The man in the foreground is Don Letts, who worked with The Clash on several projects and later was a founding member of Big Audio Dynamite. Letts is approaching a police line during the 1976 Notting Hill Carnival. The Carnival has roots in the Caribbean carnivals of the early 19th century which celebrated the abolition of slavery, most notably in Trinidad. By 1976, the event had become definitely Caribbean in flavour, with around 150,000 people attending. However, in that year and several subsequent years, the carnival was marred by riots, in which predominantly Caribbean youths fought with police a target due to the continuous harassment the population felt they were under. Since the carnival did not have local authority permission, initial police involvement was aimed at preventing it taking place at all, which resulted in regular confrontation and riots. One notable time when this occurred was in 1976; police had been expecting hostility due to what they deemed as trouble the year before. Consequently, after discovering pickpockets in the crowd, police took a heavy-handed approach against the large congregation of blacks and it became «no-man’s land». The 1600 strong police force violently broke up the carnival, resulting in the arrest of 60 people. In the aftermath of the event, the carnival was portrayed in a very pointed way, with those aiding the riots lumped together as the «trouble-makers» responsible.
Super Black Market Clash is a 1993 compilation album released by the English punk rock band The Clash. It contains B-sides and rare tracks not available on the group's regular studio albums. The album is an expanded repackaging of the 1980 release Black Market Clash, which was a 10-inch EP, containing 9 songs. The man in the foreground of the front cover art is Don Letts, who worked with The Clash on several projects and later was a founding member of Big Audio Dynamite.
Black Market Clash was released in October 1980, only in the US and Canada, in between London Calling and Sandinista!. It compiled recordings which were then unavailable in the US except as imports. The disc was one in the series of "Nu-Disk" 10-inch records from Epic. Other artists in the series included New Musik and Cheap Trick.
"The Prisoner," the cover of "Pressure Drop" by Toots and the Maytals, "City of the Dead," and "Armagideon Time" had all been UK b-sides from the period 1977–79, respectively of "White Man in Hammersmith Palais," "English Civil War," "Complete Control," and "London Calling." "Pressure Drop" is presented here in a remix by Bill Price.
At the time of release, this was the only record that featured the cover of the "Time Is Tight" instrumental by Booker T & the MGs. "Capital Radio" was extremely rare in the UK. Rather than re-issue the original the group recorded a new version for The Cost of Living as "Capital Radio Two." "Cheat" is from their UK debut album but had been left off the US version.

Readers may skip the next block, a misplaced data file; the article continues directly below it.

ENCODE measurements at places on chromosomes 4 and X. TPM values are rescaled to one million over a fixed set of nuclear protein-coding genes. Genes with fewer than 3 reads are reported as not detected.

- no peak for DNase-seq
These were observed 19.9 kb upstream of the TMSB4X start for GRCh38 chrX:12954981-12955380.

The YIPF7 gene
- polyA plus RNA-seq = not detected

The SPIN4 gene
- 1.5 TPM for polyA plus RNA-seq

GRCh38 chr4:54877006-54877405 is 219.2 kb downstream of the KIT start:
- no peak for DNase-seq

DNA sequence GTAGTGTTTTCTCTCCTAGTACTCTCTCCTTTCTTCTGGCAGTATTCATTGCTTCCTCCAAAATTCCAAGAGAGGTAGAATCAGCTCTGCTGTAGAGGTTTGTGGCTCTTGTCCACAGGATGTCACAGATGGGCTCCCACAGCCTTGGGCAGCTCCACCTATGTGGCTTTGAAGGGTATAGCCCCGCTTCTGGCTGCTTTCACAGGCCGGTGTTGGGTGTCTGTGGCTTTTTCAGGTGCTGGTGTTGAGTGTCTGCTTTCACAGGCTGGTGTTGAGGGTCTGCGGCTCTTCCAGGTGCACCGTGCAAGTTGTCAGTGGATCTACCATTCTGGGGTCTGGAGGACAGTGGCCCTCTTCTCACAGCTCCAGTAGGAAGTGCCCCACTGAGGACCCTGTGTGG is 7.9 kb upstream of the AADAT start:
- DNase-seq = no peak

The Clash were an English rock band formed in London in 1976 who were key players in the original wave of British punk rock. Billed as "The Only Band That Matters", they also contributed to the post-punk and new wave movements that emerged in the wake of punk and employed elements of a variety of genres including reggae, dub, funk, ska, and rockabilly. For most of their recording career, the Clash consisted of lead vocalist and rhythm guitarist Joe Strummer, lead guitarist and vocalist Mick Jones, bassist Paul Simonon, and drummer Nicky "Topper" Headon. Headon left the group in 1982 and internal friction led to Jones' departure the following year. The group continued with new members, but finally disbanded in early 1986.
The Clash achieved critical and commercial success in the United Kingdom with the release of their self-titled debut album, The Clash (1977) which continued with their second album, Give 'Em Enough Rope (1978). Their experimental third album, London Calling, released in the UK in December 1979, earned them popularity in the United States when it was released there the following month. It was declared the best album of the 1980s a decade later by Rolling Stone. Following continued musical experimentation on their fourth album, Sandinista! (1980), the band reached new heights of success with the release of Combat Rock (1982), which spawned the US top 10 hit "Rock the Casbah", helping the album to achieve a 2× Platinum certification there. A final album, Cut the Crap, was released in 1985, and a few weeks later, the band broke up.
In January 2003, shortly after the death of Joe Strummer, the bandincluding original drummer Terry Chimeswere inducted into the Rock and Roll Hall of Fame. In 2004, Rolling Stone ranked the Clash number 28 on its list of the "100 Greatest Artists of All Time".
Before the Clash's founding, the band's future members were active in different parts of the London music scene.
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